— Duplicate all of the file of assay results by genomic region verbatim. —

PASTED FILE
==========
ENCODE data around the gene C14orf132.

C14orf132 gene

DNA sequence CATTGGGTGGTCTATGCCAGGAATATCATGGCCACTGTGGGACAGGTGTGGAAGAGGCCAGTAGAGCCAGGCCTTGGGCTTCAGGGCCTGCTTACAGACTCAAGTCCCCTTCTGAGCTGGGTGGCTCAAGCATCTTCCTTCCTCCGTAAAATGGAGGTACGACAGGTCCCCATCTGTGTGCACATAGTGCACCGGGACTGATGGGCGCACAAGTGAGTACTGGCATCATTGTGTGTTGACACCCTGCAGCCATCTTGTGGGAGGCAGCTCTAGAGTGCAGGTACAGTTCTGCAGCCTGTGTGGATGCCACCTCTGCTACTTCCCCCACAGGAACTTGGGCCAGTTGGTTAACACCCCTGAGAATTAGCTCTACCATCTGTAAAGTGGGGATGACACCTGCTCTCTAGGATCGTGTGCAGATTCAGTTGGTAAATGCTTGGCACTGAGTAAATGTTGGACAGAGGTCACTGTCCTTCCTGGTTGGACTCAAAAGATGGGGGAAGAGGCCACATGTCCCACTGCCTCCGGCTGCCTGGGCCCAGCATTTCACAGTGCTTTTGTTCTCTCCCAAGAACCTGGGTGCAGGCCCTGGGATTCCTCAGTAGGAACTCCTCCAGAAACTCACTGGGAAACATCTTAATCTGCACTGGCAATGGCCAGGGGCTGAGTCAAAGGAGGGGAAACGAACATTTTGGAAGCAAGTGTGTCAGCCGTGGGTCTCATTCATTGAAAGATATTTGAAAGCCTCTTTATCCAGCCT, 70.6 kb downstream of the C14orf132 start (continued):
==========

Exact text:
ENCODE data around the gene C14orf132.

C14orf132 gene

DNA sequence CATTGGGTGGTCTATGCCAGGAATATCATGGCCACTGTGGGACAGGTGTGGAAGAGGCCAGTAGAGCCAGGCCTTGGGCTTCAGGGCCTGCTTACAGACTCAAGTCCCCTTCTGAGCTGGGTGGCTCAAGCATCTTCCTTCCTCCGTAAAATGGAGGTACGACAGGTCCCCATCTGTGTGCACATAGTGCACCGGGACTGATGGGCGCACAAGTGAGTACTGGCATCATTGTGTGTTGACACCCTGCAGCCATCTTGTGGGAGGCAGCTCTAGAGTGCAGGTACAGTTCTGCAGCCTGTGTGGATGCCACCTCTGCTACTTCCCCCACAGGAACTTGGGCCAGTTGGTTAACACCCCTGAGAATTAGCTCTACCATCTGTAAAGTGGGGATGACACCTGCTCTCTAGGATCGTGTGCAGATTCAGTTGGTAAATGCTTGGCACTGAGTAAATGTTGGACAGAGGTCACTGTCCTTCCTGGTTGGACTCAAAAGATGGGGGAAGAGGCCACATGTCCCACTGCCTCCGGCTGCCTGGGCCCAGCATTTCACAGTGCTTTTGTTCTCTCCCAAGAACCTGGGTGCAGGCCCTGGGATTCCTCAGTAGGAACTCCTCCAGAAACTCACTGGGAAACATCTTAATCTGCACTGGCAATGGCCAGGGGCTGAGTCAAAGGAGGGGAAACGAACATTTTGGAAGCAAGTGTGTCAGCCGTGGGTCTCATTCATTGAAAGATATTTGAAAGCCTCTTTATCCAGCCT, 70.6 kb downstream of the C14orf132 start (continued):